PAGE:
Autism affects all the five senses of a person: sight, sound, smell, touch, taste. Thus, a child with autism may find it very 'strange' and difficult even to go shopping with his or her parents. Here are some difficulties your child with autism may have to face when going shopping with you:
The noise: such sudden loud noise as the supermarket system announcement, the noise of people chatting, babies crying may come to the child almost at the same time with the same volume due to the sound impairments.
The smells: different smells from the food, perfume, cosmetics etc. can cause distress for the child. He/ she may be overwhelmed by all the odours in the shop and be really annoyed with that.
The sights: the child may also be overwhelmed by the flickering lights in the shop, or be confused by the patterns of different rows of objects. The child may feel lost in such a complex environment and may experience 'visual overload'
The touch: some children with autism are very sensitive to touch. Thus, it may be hard for them to try on new clothes or shoes at the shop.
Other difficulties: the child may also be frightened by the crowded atmosphere in the shop or supermarket. He or she may view it as an invasion of personal space. Also, if the child is not explained clearly about 'shopping', he or she may find it hard to accept the fact that 'we have to go shopping'. He or she may not be able to figure out why people take away things that are not theirs.
Things that parents should do
Get prepared - explain for your child what shopping is: you can write a social story which explains why people need to go shopping, or simply show your child a photo of the shop with all the people, shelves and items on the shelves. This will help the child get familiar with the definition of 'shopping'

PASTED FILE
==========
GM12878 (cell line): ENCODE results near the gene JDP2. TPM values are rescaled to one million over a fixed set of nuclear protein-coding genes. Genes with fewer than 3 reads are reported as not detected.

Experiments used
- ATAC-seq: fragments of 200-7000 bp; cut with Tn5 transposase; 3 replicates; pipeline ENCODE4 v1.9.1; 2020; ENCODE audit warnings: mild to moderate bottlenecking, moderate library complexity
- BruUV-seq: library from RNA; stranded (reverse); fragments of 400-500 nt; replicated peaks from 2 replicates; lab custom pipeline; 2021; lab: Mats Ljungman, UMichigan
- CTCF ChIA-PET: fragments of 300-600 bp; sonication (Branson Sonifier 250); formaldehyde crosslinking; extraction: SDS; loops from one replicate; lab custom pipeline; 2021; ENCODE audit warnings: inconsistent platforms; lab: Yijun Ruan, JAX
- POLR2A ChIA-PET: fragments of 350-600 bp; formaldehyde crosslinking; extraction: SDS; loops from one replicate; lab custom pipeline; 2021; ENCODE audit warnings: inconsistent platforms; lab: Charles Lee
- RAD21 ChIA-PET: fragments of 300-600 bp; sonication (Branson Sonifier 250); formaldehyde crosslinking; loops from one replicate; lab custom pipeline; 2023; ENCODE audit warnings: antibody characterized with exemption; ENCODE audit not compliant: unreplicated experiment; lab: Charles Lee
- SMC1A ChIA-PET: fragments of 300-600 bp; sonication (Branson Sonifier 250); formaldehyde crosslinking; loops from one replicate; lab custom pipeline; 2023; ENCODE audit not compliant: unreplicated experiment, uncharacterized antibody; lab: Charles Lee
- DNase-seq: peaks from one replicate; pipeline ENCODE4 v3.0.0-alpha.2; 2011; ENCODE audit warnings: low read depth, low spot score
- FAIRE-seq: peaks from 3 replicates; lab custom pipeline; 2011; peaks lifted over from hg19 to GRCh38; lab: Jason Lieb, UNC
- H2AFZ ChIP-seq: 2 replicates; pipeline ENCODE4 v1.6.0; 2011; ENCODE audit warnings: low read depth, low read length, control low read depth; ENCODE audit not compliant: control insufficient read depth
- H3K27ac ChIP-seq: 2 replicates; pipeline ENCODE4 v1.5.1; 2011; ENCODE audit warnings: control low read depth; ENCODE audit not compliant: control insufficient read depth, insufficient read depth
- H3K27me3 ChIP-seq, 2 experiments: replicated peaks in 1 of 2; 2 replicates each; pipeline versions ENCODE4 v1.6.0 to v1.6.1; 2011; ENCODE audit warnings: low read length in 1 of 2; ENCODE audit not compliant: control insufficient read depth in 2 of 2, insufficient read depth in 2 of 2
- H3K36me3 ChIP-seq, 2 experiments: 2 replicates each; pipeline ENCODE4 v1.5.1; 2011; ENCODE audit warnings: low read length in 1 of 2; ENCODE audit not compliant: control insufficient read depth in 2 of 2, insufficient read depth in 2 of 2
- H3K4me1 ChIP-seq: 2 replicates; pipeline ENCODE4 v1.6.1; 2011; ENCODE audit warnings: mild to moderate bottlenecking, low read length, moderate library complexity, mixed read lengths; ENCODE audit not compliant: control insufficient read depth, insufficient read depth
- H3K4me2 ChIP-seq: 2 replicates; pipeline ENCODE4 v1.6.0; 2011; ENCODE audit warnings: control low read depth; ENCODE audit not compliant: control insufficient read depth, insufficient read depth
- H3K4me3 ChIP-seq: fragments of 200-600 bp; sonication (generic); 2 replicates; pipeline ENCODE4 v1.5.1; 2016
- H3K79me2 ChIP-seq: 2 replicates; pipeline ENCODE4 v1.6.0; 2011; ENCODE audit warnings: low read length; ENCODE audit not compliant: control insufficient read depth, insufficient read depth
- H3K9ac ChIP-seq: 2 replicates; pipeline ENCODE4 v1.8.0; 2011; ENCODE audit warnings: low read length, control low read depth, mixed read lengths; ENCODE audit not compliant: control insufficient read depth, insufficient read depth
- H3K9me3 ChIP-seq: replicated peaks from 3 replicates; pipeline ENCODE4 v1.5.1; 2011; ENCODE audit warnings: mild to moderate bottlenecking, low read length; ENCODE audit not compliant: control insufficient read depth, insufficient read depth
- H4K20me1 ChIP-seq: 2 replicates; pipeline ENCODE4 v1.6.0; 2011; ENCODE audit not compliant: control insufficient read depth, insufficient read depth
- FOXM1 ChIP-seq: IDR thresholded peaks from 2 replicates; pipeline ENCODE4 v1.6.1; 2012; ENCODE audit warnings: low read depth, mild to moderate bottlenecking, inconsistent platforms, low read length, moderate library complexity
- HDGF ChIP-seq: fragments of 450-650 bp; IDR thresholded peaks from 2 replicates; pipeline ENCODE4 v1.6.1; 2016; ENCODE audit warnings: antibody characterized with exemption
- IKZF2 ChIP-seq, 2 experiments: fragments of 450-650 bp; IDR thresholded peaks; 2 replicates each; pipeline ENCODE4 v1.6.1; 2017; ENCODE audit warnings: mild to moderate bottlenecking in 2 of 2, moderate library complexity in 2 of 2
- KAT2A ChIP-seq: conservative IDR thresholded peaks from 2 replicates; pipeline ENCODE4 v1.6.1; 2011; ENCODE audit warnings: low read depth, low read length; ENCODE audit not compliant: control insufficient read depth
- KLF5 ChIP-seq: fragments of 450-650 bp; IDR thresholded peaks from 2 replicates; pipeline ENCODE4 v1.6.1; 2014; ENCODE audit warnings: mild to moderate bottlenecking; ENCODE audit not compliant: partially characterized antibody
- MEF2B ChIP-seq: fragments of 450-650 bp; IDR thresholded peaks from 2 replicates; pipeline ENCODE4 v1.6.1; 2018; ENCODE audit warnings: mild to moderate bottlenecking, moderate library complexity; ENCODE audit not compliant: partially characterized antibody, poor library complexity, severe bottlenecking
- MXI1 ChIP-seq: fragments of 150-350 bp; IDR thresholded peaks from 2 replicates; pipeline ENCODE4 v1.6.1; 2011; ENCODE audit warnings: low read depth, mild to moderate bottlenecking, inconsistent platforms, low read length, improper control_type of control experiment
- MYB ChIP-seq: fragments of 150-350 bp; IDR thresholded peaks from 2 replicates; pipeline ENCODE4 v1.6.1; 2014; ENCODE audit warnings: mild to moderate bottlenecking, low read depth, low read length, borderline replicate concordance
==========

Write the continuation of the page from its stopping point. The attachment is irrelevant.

Make a list: make a list of all the things you have to shop and go for each item one by one so that the child will be 'on task' and not overwhelmed by getting all the things at a time.
Give the child some 'distracters': you can give the child a toy, a book or whatever that keeps him/ her busy and 'distracted'. This will make the child concentrate on something and not anything that happens in the shop.
Have rewards: after each trip, reward your child with something: a favorite toy, an ice-cream cone etc. Give the reward to the child soon after the trip, as this will help the child relate the reward to the shopping task.
Green, Gill (2000). "My Child Has Autism - A Parent's Guide". Singapore: Autism Resource Centre (Singapore). Page 2.
Wing, Lorna (1996). "The Autistic Spectrum - A Guide for Parents and Professionals". London: Constable and Company Limited. Pages 17-21.
Happé, Francessa (1994). "Autism - an introduction to psychological theory". London: University College London Press Limited. Pages 7-14.
The National Autistic Society